The sky is blue, life is beautiful

METRO GALLERY: Blek le Rat is often called the grandfather of graffiti art, leading the way ahead of a plethora of younger, often more renowned, artists.
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Blek le Rat is often called the grandfather of graffiti art, leading the way ahead of a plethora of younger, often more renowned, artists. However the geriatric connotations end there when Blek discusses how to dodge the authorities who catch him mid-way through a work, “When the police arrest you pasting a poster you can say, ‘Oh, I’m sorry, sir. I’m going to remove the poster immediately. And I’m not going to do it any more. I prefer to work with posters. Because you go faster. In the street, you must be very fast. If you stay longer than two minutes, the police come.”

Blek le Rat’s stencil and graffiti works which adorn the walls and laneways of places as far and wide as Paris, Rio, New York and now Melbourne are significant and considerable enough to warrant ample reviews, yet it is his exhibition, confined to a commercial gallery in inner Melbourne, which is currently causing ripples throughout Australia.

Blek le Rat’s The Sky is Blue, Life is Beautiful currently showing at Metro Gallery is a triumph. Whilst initially skeptical about how stencil and graffiti work would translate onto canvas and sterile white walls, after seeing the exhibition it is evident that Blek’s works translate across settings and scenery, just as they translate across countries and cities.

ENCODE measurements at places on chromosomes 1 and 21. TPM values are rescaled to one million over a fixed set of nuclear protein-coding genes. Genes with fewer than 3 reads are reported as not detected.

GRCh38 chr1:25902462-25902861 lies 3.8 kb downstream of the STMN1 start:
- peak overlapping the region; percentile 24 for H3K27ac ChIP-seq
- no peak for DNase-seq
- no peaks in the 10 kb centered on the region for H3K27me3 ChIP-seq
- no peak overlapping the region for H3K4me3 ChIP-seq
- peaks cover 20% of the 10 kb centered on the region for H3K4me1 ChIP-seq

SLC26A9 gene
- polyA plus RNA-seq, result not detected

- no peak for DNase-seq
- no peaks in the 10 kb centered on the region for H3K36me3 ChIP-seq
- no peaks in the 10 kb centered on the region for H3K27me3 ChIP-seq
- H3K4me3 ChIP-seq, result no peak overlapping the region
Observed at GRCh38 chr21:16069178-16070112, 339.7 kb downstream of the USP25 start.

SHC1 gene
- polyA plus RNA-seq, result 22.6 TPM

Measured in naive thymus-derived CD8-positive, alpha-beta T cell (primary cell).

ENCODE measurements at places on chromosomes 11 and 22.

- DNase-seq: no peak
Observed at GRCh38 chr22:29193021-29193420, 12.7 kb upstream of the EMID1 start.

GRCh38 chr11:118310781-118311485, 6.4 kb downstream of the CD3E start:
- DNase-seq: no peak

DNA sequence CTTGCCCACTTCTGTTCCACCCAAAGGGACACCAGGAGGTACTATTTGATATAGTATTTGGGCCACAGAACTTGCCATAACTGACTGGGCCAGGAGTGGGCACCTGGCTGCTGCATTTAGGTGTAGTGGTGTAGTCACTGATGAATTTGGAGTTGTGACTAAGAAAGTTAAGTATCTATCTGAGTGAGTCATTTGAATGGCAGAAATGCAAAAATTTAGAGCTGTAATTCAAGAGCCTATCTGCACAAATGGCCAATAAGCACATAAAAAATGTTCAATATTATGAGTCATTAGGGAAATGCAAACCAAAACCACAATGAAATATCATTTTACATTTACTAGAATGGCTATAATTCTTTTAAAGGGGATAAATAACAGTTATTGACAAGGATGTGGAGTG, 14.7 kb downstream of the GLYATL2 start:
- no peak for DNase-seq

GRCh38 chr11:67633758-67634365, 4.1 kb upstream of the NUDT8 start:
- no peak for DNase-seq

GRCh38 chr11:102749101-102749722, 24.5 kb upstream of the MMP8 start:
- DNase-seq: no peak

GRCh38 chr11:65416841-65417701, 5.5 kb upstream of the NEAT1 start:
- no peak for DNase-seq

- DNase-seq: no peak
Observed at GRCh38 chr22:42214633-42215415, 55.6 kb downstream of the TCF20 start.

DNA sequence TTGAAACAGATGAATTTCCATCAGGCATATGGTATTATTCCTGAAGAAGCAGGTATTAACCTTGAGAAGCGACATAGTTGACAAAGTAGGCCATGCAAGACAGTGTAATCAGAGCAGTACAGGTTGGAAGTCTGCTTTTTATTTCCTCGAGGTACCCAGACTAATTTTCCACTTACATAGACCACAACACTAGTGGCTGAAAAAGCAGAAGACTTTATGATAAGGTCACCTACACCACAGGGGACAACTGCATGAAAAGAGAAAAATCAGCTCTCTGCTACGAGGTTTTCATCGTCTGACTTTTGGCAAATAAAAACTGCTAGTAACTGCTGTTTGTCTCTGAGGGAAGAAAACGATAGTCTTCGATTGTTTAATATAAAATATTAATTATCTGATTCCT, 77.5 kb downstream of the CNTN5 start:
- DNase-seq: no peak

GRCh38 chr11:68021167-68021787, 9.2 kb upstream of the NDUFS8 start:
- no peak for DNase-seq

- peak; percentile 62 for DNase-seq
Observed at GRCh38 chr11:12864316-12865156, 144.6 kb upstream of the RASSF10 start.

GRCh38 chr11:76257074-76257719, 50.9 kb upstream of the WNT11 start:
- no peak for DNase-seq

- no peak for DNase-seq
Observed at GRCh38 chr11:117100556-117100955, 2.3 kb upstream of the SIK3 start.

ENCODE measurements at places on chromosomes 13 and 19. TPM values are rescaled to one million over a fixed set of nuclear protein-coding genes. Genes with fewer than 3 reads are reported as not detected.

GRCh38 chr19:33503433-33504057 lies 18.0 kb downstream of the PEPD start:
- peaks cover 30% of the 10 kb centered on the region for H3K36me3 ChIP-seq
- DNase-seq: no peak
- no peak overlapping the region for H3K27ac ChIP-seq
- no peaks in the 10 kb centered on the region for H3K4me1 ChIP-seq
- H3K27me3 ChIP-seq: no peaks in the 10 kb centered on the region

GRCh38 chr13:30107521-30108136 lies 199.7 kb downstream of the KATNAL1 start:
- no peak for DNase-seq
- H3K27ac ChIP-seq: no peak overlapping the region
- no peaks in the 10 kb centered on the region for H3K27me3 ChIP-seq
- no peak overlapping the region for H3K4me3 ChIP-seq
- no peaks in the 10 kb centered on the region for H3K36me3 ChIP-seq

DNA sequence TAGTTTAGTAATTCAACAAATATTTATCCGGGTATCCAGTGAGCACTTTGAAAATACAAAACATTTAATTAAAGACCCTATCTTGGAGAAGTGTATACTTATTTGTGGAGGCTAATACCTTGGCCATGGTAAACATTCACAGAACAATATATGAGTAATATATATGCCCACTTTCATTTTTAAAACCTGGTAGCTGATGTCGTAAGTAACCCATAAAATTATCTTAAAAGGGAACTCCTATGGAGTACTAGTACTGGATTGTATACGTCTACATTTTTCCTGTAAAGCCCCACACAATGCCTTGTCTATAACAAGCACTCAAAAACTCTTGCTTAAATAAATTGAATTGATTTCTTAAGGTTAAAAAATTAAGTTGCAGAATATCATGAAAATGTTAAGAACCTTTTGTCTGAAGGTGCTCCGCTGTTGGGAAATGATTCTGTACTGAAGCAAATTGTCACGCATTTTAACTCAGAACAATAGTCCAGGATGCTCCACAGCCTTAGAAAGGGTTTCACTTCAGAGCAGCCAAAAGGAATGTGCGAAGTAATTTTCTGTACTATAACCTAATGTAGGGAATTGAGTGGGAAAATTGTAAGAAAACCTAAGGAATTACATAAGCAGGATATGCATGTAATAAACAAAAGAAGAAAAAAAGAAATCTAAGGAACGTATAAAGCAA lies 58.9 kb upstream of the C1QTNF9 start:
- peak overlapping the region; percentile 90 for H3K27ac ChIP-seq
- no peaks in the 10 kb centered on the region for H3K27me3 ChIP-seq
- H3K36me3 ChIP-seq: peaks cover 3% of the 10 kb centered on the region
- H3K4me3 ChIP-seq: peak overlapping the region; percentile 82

The exhibition consists of twenty five, mainly large scale, works on canvas and board along with limited edition, smaller scale screen prints and photographs. The majority of his most renowned works are exhibited, often in numerous guises and sizes including Computer Head and Man Who Walks Through Walls.

Blek’s stencil and graffiti works are contemporary social commentary with his requisite being that “art must serve a cause. Not a militant cause or political, but social.” The artist’s most recent focus has been homelessness which is highlighted by his images of beggars, three of which are hanging in Metro Gallery, a stark contrast to the prosperous street bustling outside the gallery doors. Yet not all of his works are heavy with the social issues that surround our societies. Blek’s images of dancing are represented with Dancer, an idea that rose from his desire to share the concept of painting in the street being as acceptable as dancing in the street.

Towards the back of the exhibition, arranged haphazardly, yet boldly, on the wall, are a collection of Blek’s rats, his founding symbol and one which has remained with him. The rat for him is a symbol of the urban environment whilst also being an anagram of the word ‘art’. When questioned by a policemen about his motive, Blek’s response was always a firm “No, this is art.” And as Blek consistently and constantly demonstrates, good art has the ability to transmute across both physical and cultural boundaries.


Metro Gallery
1214 High Street Armadale, Victoria 3143
Phone +61 3 9500 8511
Tuesday to Friday: 10 am – 5.30 pm
Saturdays and Sundays: 11 am – 5 pm
Entry is free

Esther Gyorki
About the Author
Esther Gyorki is a reviewer for ArtsHub.